Was that the faint sound of steps? Of hooves crunching dry leaves under the thin blanket of snow?
Seated on the ground, I shifted to the right and half-raised my .54 caliber caplock.
Moments later, I saw deer some forty yards off, walking toward me among the pines. Two, three, four of them. I brought the rifle to my shoulder and eased back the hammer. My third year of hunting would come to a close in less than a week and I had yet to kill a whitetail.
The first in line was a doe. My tag was for a buck. The little parade had closed to less than thirty yards now, weaving through the trees. Heart pounding, I stared along the iron sights, watching for antlers.
If the chance came, I would probably shoot. Yet I couldn’t be sure. I had mixed feelings about the idea.
It would have sat more easily if I believed, with Descartes, that animals are senseless: nothing more than animated meat. But I don’t.
How different am I, after all, from my fellow primates? Some days I don’t feel like the brightest monkey in the forest. If my mind was not cluttered with abstract ideas, might I experience the world much as an ape does?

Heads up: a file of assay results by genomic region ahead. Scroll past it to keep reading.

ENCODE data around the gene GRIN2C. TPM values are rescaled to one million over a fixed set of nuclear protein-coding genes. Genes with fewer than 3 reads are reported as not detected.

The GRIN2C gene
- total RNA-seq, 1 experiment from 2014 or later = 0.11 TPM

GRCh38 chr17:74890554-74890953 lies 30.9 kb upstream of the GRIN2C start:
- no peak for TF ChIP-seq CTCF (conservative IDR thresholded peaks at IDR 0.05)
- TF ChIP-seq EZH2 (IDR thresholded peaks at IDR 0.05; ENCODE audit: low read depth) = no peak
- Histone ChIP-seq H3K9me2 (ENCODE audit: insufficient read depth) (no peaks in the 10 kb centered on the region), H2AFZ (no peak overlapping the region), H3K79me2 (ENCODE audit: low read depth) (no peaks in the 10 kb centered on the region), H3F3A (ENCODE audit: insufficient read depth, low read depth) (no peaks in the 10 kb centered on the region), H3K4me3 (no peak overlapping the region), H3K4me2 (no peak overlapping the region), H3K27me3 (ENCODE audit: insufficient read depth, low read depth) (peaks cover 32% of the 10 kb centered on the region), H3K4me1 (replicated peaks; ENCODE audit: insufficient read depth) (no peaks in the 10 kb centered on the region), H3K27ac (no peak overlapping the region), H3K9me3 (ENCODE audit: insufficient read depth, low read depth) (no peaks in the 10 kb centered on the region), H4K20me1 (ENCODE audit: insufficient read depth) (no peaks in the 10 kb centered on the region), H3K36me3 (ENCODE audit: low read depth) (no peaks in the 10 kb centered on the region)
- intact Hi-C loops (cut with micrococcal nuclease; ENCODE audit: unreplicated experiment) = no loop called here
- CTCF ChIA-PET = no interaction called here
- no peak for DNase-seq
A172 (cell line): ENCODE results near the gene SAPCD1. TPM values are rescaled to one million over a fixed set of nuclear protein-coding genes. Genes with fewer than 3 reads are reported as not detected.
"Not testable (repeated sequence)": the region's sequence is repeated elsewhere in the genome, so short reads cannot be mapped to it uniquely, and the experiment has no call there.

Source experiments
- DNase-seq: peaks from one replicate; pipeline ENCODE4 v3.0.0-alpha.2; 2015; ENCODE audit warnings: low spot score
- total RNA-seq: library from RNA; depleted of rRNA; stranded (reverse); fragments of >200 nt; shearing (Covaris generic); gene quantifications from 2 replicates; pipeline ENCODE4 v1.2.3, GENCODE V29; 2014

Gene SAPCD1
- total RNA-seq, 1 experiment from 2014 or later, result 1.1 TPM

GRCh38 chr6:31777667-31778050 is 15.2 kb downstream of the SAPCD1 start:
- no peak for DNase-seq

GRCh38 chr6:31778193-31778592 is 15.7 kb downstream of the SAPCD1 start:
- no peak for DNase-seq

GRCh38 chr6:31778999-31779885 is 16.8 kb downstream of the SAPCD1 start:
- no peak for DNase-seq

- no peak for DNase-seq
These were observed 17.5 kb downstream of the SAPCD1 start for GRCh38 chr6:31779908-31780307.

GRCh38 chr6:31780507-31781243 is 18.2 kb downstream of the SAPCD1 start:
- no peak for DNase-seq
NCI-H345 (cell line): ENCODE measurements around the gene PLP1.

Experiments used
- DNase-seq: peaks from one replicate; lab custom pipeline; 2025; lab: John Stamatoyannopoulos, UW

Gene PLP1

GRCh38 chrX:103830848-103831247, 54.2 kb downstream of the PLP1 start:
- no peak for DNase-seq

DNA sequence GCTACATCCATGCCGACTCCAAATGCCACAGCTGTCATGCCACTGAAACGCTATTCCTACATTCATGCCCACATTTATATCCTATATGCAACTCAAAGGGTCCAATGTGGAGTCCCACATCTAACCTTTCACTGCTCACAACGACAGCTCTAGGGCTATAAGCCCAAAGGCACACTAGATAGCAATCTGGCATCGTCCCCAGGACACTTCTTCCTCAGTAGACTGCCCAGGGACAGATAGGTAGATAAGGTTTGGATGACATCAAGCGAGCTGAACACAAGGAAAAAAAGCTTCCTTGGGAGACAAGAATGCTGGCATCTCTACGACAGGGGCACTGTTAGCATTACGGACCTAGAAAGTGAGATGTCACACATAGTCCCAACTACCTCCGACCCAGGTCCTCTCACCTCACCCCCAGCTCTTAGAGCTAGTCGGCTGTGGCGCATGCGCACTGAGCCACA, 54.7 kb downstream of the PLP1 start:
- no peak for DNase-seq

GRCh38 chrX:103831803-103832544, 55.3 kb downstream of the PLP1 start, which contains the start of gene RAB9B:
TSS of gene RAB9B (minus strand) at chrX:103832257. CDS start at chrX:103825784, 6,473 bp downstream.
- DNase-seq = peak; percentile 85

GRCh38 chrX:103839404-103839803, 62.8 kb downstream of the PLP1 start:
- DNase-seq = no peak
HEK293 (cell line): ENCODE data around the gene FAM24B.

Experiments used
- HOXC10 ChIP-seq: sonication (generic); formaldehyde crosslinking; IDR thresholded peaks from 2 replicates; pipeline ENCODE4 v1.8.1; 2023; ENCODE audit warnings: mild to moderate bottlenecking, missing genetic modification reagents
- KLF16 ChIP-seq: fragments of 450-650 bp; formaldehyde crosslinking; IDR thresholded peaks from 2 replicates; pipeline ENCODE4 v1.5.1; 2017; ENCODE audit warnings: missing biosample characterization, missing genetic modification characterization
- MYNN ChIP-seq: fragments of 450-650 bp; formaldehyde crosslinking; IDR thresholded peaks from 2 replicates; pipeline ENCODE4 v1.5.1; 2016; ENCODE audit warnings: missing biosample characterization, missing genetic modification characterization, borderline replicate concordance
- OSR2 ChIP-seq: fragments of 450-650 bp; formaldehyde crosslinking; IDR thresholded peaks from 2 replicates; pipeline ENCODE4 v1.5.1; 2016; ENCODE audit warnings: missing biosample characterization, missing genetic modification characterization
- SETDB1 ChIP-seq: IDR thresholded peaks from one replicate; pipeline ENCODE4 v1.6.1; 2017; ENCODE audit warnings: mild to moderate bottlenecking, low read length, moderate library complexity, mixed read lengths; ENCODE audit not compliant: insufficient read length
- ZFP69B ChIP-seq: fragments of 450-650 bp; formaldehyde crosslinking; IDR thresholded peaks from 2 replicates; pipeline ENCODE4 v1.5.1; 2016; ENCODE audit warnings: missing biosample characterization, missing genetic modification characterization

If I cannot exclude all non-humans from the realm of sentience, by what logic can I exclude some, drawing the line somewhere south of chimpanzee? A deer is not a primate, but it does have senses—perhaps different in kind, perhaps different mainly in degree. So does the hawk. So does the rabbit on which the hawk feeds. If we give credence to old teachings and recent science, even plants have kinds of awareness.
Perhaps the world is more complex and more beautiful than we have imagined. And more terrible.
My vegan diet had taken its toll not only on plants, but on animals, too—those displaced by the conversion of forest and prairie to farmland, those minced by the combines that harvested my grains, those gassed in their burrows to protect my salad greens, those shot in defense of the soybeans that became my saintly tofu.
Now my omnivorous diet was taking its toll on vertebrates more directly.
And here I was in the woods, wondering how willing I was to exact that price myself.
The lead doe was closer now. Looking past her, I could see that the second in line was a doe as well. The third, also antlerless, looked like a six-month-old. And the fourth?
Ah, another doe.
There would be no killing today, and no answers. Yet my heart still pounded.
The lead doe stood broadside a dozen paces away, her breath pluming in the frosty air, her ears and great, dark eyes focused on me. All four deer paused, aware of my crouching form. Unsure what I was, they hesitated. They looked and listened. Then, slowly, they turned back the way they had come.
Trembling, I sat and watched them go.
© 2010 Tovar Cerulli